Cisco Systems has washed its hands of Chinese telecommunications equipment maker ZTE, Reuters reports, after it was revealed that ZTE was selling Cisco-branded networking equipment to Iran.
This year, the Shenzhen, China-based firm has been reported as selling restricted and banned computer equipment developed by Cisco and other U.S.-based companies to Iran's telecoms firms. According to the publication, ZTE agreed to ship U.S. products -- including Cisco switches -- to firms based in the country last year.
Following investigations conducted by the Federal Bureau of Investigation (FBI), the U.S. Commerce Department and the companies involved which allegedly uncovered the sales, ZTE's Texas-based subsidary general counsel claimed that its parent firm tried to cover its tracks, "including possibly shredding documents", according to Reuters.
A criminal probe has been launched by the FBI in response.
David Dai Shu, a ZTE spokesman, said:
"ZTE is highly concerned with the matter and is communicating with Cisco. At the same time, ZTE is actively cooperating with the U.S. government about the probe to Iran. We believe it will be properly addressed."
Citing a source close to the matter, the publication said that although the Cisco-ZTE partnership has been in place for over seven years, it has been "rocky" at times. Potentially, the latest revelation that American computer equipment has been shipped to Iran may have been the last straw.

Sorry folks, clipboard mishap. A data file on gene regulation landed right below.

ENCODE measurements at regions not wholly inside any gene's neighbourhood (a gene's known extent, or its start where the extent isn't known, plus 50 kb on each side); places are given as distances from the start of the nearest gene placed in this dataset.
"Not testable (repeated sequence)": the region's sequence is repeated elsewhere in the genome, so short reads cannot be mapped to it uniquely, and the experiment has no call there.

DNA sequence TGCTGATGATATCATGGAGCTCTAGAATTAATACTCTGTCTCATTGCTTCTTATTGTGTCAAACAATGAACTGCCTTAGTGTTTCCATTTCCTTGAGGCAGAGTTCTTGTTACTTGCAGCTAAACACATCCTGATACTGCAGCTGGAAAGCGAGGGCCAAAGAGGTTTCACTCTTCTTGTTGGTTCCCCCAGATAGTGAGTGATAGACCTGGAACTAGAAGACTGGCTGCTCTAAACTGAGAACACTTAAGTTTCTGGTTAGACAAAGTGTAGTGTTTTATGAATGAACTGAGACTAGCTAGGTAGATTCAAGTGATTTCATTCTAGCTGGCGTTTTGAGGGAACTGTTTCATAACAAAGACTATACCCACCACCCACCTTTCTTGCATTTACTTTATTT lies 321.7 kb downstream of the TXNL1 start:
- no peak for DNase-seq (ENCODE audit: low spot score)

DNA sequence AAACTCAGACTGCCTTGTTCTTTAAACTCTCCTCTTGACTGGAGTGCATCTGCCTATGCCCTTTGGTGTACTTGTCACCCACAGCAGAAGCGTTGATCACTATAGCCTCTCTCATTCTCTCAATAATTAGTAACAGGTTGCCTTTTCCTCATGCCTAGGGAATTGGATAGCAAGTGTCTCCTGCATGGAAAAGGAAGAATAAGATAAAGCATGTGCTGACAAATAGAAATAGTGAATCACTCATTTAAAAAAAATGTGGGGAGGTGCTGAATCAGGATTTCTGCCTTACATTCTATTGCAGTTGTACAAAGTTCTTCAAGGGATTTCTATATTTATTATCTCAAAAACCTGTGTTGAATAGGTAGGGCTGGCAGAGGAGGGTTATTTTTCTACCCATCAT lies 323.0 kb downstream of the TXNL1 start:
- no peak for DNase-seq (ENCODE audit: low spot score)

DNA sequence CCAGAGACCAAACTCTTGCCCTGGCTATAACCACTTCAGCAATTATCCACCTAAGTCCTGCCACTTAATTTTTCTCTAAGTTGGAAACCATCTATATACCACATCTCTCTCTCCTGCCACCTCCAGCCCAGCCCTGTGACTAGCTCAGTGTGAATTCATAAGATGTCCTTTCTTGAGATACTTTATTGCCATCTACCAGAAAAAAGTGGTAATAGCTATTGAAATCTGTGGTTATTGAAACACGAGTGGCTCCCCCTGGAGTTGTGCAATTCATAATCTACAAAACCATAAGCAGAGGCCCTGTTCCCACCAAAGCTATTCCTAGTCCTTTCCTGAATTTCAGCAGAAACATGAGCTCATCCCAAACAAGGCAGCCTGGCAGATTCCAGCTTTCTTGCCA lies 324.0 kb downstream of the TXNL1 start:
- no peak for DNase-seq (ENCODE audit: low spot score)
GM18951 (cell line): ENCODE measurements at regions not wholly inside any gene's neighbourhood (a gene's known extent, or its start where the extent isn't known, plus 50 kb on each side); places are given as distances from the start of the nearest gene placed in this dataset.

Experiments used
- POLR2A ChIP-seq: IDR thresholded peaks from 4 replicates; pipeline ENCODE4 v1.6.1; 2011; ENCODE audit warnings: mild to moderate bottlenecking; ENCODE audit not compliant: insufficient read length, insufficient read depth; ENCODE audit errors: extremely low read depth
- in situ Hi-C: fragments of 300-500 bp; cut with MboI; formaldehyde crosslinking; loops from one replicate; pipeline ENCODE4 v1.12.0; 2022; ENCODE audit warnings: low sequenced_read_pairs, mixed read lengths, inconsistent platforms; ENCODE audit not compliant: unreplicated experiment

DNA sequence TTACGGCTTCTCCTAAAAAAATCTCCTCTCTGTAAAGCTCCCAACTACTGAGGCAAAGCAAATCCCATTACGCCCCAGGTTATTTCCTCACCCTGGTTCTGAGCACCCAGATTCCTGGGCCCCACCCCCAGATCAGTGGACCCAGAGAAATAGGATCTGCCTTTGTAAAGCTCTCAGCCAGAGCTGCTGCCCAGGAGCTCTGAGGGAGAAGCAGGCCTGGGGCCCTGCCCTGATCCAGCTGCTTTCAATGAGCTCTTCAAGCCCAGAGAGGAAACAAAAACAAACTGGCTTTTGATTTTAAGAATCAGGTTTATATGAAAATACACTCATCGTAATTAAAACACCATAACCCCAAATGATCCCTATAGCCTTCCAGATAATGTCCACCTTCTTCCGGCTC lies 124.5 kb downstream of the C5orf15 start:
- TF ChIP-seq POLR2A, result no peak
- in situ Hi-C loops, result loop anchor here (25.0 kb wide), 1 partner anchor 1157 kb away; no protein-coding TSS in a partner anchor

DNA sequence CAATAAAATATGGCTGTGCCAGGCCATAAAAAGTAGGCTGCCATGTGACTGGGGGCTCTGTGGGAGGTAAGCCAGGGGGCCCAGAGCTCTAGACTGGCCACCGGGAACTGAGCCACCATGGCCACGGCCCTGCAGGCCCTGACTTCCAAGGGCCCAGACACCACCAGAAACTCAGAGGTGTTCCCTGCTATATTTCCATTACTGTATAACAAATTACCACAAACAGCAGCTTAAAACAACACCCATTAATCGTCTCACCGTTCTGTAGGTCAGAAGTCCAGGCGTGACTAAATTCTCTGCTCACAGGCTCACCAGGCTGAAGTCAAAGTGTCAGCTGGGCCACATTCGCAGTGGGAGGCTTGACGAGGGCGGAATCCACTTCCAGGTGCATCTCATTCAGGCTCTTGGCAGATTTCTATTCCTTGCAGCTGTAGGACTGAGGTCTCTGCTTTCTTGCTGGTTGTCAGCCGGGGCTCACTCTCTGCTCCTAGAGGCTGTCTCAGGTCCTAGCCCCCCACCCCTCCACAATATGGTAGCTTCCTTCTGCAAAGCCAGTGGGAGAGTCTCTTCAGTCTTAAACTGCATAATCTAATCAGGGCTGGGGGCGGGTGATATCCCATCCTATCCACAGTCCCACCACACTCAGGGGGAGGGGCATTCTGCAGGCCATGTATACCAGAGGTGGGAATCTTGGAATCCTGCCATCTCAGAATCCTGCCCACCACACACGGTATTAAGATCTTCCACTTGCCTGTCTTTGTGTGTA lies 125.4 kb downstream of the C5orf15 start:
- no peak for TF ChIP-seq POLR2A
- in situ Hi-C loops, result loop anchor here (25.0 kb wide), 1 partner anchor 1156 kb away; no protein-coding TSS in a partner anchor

In addition, Cisco's chief executive John Chambers said that the firm doesn't tolerate "direct or indirect" sales to embargoed countries, which includes Iran.
When rival telecom firm Huawei began competing against Cisco in emerging markets five years ago, Cisco saw ZTE as a means to claw back market share by offering cheaper products -- manufactured locally -- through reseller and licensing agreements. However, the partnership has its share of problems, including disagreements over the U.S. market.
In a report due for release later today, it is expected that a congressional committee will recommend that Huawei and ZTE should not be allowed to do business with U.S. firms and government agencies, as the firms pose a security threat., the U.S. House of Representatives' Intelligence Committee is expected to say that U.S. mergers and acquisitions should be out of the question, which will no doubt impact both of the companies' growth forecasts.
Both companies deny the allegations.
ZDNet reached out to a Cisco spokesman, who chose not to comment at this time.